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Healthier Alternative to Smoked Meats in Beans?

h
Humbucker Aug 19, 2007 10:38 PM

I love beans, especially cooked with bacon or ham hocks, but I'm thinking I should seek out some sort of non-smoked/cured meat as my default bean flavoring agent since there's some research that suggests pickled/smoked foods aren't good for you. Anyone have any suggestions for a tasty meat (or even some other creative ingredient) that can provide a warm/meaty flavor to a pot of beans that hasn't been smoked or cured? Do you think naturally stronger tasting meats like duck, goat or turkey dark meat would work well?

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  1. moto RE: Humbucker Aug 19, 2007 11:05 PM

    greetings, I think there are many variations of beans in (southern?) French cooking in which duck or goose are featured. Where I live, the meat shops have prepared leg of duck confit, which I have browned and put into a pot of beans, turnips et cetera to good effect, I've also incorporated oddsn'edds from a chinese-style roast goose. Part of the problem with the processed cured meats might be the chemicals used to suppress bacterial growth as well as the carcinogens that develop with charred/smoked proteins and fats. For ranch style beans I now lightly/briefly smoke a spice-rubbed chunk of fresh pork on a covered grill to throw into the bean pot. have fun

    1 Reply
    1. re: moto
      s
      sagestrat RE: moto Aug 20, 2007 06:30 AM

      Toss a dried chipotle chile in the pot while the beans are cooking. You get smoke and heat. Perfect.

    2. k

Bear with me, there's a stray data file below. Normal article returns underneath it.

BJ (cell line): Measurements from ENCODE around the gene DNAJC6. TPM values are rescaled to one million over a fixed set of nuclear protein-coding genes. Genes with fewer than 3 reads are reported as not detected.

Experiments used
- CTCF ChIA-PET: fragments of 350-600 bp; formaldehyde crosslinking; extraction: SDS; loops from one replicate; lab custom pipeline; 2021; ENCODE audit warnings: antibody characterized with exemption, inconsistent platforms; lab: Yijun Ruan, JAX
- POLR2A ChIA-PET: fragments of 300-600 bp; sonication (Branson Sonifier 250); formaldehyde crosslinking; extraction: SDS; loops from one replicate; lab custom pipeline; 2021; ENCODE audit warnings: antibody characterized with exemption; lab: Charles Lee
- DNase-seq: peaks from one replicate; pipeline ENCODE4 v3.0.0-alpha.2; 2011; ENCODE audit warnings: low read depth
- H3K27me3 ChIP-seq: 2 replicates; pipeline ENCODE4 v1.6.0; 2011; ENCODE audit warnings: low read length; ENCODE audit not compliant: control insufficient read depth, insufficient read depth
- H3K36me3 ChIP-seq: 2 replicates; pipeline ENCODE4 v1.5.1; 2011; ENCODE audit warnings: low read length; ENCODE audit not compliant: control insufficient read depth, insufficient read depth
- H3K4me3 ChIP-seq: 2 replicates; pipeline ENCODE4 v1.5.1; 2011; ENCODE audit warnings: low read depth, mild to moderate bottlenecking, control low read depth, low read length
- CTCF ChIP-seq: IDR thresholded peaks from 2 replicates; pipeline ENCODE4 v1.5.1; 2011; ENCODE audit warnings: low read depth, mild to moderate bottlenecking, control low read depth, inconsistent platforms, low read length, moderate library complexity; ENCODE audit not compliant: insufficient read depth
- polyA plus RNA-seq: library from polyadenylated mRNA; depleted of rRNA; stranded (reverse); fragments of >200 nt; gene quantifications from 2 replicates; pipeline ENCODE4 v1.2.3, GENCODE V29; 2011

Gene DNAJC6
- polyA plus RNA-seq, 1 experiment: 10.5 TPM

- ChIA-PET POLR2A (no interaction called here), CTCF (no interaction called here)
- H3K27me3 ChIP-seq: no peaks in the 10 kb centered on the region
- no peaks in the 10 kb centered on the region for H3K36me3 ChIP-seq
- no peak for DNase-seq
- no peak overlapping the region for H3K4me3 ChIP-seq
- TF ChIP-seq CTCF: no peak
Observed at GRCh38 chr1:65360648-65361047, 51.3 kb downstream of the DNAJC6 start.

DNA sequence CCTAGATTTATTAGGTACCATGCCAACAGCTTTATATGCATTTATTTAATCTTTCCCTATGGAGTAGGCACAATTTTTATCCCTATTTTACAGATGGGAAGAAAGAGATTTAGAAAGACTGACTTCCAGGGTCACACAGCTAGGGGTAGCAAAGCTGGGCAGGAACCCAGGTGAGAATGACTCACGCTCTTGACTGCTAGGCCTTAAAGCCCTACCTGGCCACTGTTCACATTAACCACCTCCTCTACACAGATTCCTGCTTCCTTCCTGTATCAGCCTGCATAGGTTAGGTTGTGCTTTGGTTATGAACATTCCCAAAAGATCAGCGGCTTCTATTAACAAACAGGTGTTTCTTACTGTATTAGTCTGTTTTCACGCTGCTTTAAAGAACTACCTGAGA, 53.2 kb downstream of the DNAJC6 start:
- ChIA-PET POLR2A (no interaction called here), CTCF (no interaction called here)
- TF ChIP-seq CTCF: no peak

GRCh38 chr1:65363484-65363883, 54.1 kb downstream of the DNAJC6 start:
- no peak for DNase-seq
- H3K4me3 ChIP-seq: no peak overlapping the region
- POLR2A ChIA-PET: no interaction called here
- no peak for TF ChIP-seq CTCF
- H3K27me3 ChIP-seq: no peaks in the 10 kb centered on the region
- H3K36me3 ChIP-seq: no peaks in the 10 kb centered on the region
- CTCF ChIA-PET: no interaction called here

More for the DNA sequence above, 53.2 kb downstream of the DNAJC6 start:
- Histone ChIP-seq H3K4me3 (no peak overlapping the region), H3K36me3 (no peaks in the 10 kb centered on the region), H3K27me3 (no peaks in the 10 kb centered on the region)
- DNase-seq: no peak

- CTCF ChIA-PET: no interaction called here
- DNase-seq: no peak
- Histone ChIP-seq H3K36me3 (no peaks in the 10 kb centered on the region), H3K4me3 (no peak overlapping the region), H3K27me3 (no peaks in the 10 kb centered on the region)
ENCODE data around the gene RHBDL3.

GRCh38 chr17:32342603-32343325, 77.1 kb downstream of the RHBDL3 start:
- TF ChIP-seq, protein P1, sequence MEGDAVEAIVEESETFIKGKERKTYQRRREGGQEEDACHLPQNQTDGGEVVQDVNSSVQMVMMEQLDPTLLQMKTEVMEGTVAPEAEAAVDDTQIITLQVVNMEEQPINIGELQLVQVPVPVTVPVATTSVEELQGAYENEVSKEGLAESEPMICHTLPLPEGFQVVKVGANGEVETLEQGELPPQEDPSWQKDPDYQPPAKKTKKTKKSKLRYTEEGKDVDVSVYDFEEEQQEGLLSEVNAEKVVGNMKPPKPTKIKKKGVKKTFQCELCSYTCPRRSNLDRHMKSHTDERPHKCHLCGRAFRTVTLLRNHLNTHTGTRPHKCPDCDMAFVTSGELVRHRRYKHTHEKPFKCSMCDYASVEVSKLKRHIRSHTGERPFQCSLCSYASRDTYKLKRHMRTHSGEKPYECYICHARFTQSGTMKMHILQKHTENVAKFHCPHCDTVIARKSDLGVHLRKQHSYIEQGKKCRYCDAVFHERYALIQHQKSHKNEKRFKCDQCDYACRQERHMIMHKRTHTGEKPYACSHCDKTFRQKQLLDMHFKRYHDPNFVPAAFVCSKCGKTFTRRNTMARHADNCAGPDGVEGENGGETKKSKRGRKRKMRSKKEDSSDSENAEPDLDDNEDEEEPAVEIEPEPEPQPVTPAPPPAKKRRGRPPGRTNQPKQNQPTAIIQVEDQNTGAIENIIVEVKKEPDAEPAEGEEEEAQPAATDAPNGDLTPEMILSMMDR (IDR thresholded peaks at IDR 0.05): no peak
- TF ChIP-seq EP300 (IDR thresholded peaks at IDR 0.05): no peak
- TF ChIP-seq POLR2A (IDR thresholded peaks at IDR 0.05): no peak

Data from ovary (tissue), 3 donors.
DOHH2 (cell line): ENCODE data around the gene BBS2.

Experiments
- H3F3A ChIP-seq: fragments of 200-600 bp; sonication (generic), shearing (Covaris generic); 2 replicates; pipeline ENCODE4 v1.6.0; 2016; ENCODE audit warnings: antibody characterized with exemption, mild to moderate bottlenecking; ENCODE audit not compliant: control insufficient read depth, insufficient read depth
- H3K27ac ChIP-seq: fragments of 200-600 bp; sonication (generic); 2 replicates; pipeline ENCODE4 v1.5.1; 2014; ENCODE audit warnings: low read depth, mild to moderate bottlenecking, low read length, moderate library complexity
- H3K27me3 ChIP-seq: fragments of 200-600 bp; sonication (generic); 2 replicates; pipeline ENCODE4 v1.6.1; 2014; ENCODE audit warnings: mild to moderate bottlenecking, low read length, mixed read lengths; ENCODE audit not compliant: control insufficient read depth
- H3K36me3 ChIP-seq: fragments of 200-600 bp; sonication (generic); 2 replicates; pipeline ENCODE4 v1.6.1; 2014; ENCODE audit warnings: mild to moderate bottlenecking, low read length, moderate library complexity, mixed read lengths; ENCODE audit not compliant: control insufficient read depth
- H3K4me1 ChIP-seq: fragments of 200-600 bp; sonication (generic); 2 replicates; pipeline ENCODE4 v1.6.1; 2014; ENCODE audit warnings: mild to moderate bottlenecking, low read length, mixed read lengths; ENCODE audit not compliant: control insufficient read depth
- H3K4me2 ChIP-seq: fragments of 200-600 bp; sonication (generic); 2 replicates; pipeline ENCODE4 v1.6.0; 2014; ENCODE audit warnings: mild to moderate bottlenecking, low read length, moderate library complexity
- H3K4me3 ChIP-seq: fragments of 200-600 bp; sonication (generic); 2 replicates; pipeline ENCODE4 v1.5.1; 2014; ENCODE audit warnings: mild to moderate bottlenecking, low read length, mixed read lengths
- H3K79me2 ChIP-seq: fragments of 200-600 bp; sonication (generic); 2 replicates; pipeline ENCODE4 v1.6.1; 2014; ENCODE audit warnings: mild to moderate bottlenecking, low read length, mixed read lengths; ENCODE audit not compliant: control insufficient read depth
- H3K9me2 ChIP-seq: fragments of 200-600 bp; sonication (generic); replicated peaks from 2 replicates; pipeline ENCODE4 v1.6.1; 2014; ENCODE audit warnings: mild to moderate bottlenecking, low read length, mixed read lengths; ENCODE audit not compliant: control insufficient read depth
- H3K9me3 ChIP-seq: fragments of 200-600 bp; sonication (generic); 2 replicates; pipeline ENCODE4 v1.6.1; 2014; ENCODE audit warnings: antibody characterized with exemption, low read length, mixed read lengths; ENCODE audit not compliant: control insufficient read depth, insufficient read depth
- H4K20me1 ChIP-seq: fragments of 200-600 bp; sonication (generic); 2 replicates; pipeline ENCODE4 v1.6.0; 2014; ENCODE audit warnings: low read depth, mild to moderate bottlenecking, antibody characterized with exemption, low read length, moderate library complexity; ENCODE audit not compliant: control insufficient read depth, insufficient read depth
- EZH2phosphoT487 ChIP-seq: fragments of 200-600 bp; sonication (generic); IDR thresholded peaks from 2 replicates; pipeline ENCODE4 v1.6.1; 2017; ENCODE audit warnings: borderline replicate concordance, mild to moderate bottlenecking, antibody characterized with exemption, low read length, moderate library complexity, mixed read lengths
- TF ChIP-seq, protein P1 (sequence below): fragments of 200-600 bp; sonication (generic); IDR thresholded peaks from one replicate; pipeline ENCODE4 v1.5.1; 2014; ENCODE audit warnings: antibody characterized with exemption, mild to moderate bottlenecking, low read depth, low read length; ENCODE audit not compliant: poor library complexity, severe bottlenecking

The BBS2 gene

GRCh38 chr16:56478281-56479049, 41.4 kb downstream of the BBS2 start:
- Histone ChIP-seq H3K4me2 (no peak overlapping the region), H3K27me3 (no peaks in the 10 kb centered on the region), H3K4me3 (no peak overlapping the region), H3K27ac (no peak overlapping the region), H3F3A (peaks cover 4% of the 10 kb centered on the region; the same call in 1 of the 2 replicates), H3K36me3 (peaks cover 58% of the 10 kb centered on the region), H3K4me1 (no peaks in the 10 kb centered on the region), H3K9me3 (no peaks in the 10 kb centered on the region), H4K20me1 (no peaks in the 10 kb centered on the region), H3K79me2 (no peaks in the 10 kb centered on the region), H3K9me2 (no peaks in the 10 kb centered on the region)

KevinB RE: Humbucker Aug 19, 2007 11:37 PM

      I just add some pork belly, cut into cubes. If you simmer the beans long enough (and my recipe uses lots of garlic, molasses, and tomato sauce), the pork absorbs a ton of flavour.

      1. meatn3 RE: Humbucker Aug 20, 2007 12:57 AM

        A non-meat idea: Grind up some Lapsang Souchong tea & use to flavor the beans. Gives a nice hearty, smokey flavor.

        1. DiveFan RE: Humbucker Aug 20, 2007 01:34 AM

          One alternative might be to use some organic smoked meat product that presumably doesn't have any questionable chemicals in it. If there is such a thing.

          We would like to hear from any food scientists or others knowledgeable persons about the compounds in 'liquid smoke'. The bottle of Wright's that I have lists water and 'natural hickory smoke concentrate', whatever that is. It smells fabulous, but what is its composition?

          Unfortunately, the current owner B&G foods http://www.bgfoods.com/brand_wrights.asp recommends 'To determine individual nutritional information, please check the label on the back of your product.' My older bottle is silent. The site also says 'Best of all, it's all natural—no sodium, preservatives, sugars or artificial colors.' Whatever that means, or omits.

          To be perfectly safe, use Robb Walsh's recipe for beans:
          Soak beans in 3x water overnight.
          Drain. Add water to pot, 3/4 inch over top of beans.
          Simmer under low heat until tender.
          Done!

          1. c
            ctl98 RE: Humbucker Aug 20, 2007 05:34 AM